There are so many things in my life that continually remind me of Uncle Bobby. When I’ve let the lawn go too long between mowings and I think I could bale the grass, the smell of the new-mown grass takes me back to Bobby cutting alfalfa field across the road from the Stoneville School. When I catch a whiff of diesel fuel, I’m right back at the tank west of the garage with Bobby filling up the John Deere. Whenever I see the arc of something being welded on TV, I think of Bobby taking time to weld bolts, washers, and nuts together in the shape I wanted to make some goofball kid art project, which wasn’t far from how he created beauty from a strip of leather and a few tools. The feel of a rope in my hands takes me back to the contraption Bobby made to braid baling twine. And each semester he’s there when I tell my students about Christ the Lamb of God slain from the foundation of the world, I recount how Bobby and Grandpa would save an orphaned lamb from winding up on the ranch’s bone pile, by skinning a dead lamb and jacketing its skin on the bum lamb and presenting it to the dead lamb’s mother.
And of course there’s Aggie. I don’t know if my bachelor uncle ever had other shots at love and romance, and he sure waited long enough. But I’m grateful he was slow on the marriage front, because he and Aggie gave me a model in their long and faithful commitment to each other. The theologian Dietrich Bonhoeffer, who was hanged by the Nazis, once said that your love can’t sustain a marriage, but a marriage can sustain your love. That’s what I saw happening between Bobby and Aggie over more than just shy of forty years as they depended on each other, filled in the gaps, and raised their three kids, Patrick, Anna, and Ted. Bobby brought me an aunt who understood me, who could talk literature and liturgy and love of family each time we met up.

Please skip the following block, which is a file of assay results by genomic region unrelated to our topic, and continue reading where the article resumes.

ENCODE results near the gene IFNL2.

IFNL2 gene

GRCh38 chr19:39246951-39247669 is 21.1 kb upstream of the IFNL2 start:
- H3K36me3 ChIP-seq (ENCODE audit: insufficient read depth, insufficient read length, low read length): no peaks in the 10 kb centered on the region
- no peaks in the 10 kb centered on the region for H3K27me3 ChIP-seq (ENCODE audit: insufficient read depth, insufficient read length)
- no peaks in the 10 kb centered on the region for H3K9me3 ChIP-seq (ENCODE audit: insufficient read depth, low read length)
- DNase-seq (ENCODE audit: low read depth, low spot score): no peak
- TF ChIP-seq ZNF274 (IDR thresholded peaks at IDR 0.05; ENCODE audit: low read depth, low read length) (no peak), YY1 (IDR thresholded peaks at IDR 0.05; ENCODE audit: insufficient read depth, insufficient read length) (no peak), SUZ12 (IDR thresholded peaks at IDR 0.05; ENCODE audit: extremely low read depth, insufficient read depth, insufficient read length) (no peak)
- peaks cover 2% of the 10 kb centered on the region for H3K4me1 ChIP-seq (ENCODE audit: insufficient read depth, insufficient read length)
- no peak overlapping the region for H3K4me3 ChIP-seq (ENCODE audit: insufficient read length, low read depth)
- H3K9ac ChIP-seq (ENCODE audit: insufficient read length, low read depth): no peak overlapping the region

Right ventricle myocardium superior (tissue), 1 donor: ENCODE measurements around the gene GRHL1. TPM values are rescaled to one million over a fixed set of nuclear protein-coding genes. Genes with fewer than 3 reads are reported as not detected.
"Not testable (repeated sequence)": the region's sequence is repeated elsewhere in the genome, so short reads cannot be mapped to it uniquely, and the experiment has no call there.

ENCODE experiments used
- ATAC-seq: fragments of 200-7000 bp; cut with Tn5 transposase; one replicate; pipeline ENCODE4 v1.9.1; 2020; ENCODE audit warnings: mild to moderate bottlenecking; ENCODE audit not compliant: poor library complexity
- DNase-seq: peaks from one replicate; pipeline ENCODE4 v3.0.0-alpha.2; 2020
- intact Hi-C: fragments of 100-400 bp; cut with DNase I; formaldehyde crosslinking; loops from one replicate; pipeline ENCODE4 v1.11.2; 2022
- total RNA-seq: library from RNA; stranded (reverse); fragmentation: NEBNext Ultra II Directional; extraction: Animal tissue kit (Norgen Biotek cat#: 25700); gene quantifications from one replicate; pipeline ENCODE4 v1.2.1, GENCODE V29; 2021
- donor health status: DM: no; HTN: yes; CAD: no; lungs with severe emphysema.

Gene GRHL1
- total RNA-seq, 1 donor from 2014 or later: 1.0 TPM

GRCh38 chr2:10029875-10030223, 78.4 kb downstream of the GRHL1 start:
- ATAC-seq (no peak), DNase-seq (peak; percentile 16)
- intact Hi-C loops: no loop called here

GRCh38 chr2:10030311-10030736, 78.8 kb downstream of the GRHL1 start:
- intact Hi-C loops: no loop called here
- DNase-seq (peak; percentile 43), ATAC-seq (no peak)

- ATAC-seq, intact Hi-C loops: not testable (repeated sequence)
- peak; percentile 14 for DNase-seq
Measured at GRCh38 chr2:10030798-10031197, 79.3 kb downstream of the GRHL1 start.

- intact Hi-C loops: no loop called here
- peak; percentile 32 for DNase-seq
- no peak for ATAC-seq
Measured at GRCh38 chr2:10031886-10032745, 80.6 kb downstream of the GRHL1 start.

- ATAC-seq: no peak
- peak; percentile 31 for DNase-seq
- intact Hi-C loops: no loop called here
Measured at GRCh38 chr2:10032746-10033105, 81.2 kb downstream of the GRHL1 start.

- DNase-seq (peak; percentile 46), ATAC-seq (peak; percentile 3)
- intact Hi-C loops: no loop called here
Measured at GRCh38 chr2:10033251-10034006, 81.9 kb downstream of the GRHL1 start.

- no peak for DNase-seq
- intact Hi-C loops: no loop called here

These last years haven’t been easy. Bobby and Aggie had looked forward to traveling. That didn’t happen, although seeing pictures from Anna and Mark’s Jamaica wedding proved to me that an old rancher can learn new tricks. From the waist up Bobby was all cowboy, complete with hat and western-cut shirt with pearl snaps. But go south from there and find shorts, white legs, and flip-flops under Caribbean skies. Bobby in shorts? Who knew that my uncle was capable of it?
Whenever I asked my dad about the ranch or relatives or the history of the clans of honyockers who homesteaded this West River country, my dad always said, “We’ll have to ask Bobby.” Uncle Bobby was an amazing repository of lore. He was the only person I knew who could keep track of who the Shaeffers, the Cales, the Braziers, the Crows, the Dows, and the Mutchlers in our extended clan were. With my dad, Aunt Ida, and now Uncle Bobby gone, all those stories have disappeared. With the lore gone, we’re left with my beloved Stoneville Steadies history books and whatever paltry information Ancestry.com can offer.
When my siblings and I were growing up there used to be a billboard for Rapid City Clothiers along I-90 south of Piedmont. It was a giant pair of bow-legged blue jeans and cowboy boots. Nothing from the waist up. Just a 20-foot pair of Levis. Every time we drove past we kids would point to them and say, “There’s Uncle Bobby’s blue jeans,” because he was such a tall and lanky drink of water.
It seems impossible that what we have of him fits in this little container. But we’ll take it out to Red Owl this afternoon and place it in the ground just a ways from the church where Aggie brought him Sunday after Sunday, like the paralyzed young man’s friends brought him to Jesus in Mark’s gospel. It’s the cemetery where Grandma and Grandpa, Aunt Ida Mae, and countless friends and neighbors have been laid to rest. In a couple months that prairie graveyard will be surrounded by yellow clover and sit under wide open skies. In a way we’ll release Uncle Bobby to the elements, the land he loved, the countryside where he worked tirelessly. And we’ll give thanks for his twinkling eyes, his unassuming voice, his hands that could fix anything with some baling wire and a pair of pliers, and his gentle heart that loved with quiet strength. Blessed be his memory.